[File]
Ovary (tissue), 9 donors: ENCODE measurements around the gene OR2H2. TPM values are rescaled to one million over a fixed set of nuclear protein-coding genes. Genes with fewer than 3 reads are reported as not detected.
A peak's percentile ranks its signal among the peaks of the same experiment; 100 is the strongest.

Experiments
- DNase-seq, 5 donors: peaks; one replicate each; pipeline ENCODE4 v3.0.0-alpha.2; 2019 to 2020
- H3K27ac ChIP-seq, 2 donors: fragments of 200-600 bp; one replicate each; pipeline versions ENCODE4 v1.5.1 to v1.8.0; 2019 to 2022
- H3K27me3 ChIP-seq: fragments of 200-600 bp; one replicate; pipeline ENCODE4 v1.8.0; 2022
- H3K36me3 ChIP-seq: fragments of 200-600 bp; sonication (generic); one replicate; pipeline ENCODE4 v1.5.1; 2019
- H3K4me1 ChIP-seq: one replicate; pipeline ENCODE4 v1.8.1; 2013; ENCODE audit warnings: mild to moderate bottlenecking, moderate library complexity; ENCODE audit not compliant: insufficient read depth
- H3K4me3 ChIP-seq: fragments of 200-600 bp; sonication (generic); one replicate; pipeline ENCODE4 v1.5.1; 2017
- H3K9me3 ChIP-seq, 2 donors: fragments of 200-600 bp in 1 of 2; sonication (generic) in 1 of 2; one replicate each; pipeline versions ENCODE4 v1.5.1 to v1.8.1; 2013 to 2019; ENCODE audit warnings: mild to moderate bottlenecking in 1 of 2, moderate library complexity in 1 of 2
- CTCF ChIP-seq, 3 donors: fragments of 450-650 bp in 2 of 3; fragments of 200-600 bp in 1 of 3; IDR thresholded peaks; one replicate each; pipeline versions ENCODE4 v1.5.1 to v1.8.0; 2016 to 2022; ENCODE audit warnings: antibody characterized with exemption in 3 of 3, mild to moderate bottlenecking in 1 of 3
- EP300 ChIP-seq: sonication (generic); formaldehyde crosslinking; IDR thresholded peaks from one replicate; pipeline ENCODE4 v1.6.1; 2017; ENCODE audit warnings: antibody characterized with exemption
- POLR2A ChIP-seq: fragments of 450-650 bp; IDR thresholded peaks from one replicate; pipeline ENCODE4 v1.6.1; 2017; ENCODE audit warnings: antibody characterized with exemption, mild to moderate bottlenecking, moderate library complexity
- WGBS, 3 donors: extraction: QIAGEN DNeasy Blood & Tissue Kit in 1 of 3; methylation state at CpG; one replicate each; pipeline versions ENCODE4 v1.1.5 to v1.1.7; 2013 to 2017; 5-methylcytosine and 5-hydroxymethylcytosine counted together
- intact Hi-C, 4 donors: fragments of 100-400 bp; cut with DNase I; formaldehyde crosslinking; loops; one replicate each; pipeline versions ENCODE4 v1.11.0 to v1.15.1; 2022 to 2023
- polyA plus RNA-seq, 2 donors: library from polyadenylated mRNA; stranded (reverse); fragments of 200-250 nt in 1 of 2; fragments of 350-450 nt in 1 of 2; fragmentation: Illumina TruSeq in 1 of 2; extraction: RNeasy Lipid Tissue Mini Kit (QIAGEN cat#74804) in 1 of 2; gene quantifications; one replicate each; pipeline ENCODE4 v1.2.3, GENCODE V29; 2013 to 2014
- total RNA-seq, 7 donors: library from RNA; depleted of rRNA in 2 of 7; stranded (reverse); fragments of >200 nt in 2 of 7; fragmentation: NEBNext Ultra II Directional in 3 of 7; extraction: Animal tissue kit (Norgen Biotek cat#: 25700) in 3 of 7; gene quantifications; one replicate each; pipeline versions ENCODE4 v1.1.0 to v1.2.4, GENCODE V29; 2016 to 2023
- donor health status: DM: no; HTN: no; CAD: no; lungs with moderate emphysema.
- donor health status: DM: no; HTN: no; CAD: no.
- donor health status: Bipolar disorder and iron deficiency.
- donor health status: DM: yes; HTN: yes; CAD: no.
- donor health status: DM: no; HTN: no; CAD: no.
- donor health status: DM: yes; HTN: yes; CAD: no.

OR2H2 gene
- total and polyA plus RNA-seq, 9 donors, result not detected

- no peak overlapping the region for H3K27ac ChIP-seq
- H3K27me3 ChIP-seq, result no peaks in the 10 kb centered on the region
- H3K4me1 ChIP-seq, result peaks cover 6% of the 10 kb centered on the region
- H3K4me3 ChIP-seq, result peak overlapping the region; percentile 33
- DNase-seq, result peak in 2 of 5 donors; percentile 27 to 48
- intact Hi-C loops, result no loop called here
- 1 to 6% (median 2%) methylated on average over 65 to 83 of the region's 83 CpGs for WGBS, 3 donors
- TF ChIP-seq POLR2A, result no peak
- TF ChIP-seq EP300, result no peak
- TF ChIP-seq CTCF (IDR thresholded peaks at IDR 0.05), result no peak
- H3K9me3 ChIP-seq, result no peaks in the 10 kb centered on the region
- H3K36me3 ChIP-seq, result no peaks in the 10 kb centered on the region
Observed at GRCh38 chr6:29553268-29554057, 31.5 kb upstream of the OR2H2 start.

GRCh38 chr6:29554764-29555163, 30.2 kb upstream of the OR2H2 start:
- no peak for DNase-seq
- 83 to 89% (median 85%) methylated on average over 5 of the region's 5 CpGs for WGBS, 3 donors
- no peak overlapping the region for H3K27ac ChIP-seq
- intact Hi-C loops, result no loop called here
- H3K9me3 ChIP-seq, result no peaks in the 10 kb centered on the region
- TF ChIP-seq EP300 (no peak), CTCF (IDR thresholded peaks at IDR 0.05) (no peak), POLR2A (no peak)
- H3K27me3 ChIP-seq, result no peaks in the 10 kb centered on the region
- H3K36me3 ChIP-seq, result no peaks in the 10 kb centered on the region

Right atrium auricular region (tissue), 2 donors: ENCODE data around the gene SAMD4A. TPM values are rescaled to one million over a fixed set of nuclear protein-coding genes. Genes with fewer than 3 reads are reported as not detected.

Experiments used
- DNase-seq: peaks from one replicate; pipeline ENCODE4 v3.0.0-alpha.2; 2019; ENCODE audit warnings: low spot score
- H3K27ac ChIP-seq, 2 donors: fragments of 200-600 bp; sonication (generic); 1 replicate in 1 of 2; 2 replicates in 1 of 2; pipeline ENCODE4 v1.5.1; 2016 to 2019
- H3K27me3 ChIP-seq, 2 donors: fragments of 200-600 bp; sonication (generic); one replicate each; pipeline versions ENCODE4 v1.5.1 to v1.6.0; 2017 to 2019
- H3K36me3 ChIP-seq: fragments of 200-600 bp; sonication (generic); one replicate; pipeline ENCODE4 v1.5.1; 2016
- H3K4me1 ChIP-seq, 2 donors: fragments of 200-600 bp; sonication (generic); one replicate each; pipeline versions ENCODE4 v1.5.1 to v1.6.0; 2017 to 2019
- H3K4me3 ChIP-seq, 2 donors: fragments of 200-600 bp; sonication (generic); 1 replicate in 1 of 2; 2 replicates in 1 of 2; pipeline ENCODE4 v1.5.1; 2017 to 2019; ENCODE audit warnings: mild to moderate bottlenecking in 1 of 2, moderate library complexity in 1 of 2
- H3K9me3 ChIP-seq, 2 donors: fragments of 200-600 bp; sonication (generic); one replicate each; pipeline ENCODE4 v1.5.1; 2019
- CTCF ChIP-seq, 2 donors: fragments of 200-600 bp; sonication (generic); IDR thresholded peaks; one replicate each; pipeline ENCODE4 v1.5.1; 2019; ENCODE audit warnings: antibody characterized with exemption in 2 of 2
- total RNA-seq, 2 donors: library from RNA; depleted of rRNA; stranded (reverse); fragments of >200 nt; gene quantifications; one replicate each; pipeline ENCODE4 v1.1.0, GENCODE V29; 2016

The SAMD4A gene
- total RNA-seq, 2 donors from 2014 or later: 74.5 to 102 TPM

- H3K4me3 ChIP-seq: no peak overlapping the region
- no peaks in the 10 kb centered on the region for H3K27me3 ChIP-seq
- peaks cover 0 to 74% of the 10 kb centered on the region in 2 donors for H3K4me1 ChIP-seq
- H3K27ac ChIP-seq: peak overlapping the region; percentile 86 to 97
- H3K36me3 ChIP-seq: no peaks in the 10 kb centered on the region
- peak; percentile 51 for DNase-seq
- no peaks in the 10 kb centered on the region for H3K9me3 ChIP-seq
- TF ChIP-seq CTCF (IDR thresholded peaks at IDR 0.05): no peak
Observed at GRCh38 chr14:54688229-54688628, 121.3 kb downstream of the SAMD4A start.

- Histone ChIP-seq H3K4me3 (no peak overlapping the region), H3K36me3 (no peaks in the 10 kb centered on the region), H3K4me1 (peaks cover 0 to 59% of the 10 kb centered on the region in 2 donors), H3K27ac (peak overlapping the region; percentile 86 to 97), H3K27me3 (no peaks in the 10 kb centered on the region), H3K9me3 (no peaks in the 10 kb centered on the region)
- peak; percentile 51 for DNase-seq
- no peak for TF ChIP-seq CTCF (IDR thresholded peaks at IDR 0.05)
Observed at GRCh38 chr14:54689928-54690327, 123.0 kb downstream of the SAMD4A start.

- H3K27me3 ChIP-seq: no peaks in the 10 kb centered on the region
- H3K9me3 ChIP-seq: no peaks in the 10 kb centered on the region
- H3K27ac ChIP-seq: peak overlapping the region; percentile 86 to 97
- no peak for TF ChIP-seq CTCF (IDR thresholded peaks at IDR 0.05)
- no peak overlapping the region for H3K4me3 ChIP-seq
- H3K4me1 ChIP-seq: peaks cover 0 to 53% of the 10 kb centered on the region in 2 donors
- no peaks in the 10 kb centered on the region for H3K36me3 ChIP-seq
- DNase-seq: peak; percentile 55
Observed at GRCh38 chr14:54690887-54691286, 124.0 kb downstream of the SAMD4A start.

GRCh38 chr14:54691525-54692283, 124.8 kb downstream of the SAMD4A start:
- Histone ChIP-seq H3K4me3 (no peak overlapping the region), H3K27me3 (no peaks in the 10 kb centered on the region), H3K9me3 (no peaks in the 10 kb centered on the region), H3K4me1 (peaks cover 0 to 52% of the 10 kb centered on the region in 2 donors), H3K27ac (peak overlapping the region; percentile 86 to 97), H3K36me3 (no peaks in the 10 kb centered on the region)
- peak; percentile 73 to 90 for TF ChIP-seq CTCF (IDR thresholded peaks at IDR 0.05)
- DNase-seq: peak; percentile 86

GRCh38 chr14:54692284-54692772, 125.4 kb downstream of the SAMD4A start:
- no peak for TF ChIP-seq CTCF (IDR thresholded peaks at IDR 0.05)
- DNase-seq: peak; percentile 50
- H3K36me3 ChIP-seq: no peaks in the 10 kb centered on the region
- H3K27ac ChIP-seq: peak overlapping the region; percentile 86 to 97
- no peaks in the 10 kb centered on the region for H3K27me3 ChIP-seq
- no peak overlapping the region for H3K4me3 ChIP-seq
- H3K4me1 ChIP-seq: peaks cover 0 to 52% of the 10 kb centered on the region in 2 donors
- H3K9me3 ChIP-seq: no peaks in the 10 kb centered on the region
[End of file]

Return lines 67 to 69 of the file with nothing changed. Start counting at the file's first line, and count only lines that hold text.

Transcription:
- no peaks in the 10 kb centered on the region for H3K9me3 ChIP-seq
- TF ChIP-seq CTCF (IDR thresholded peaks at IDR 0.05): no peak
Observed at GRCh38 chr14:54688229-54688628, 121.3 kb downstream of the SAMD4A start.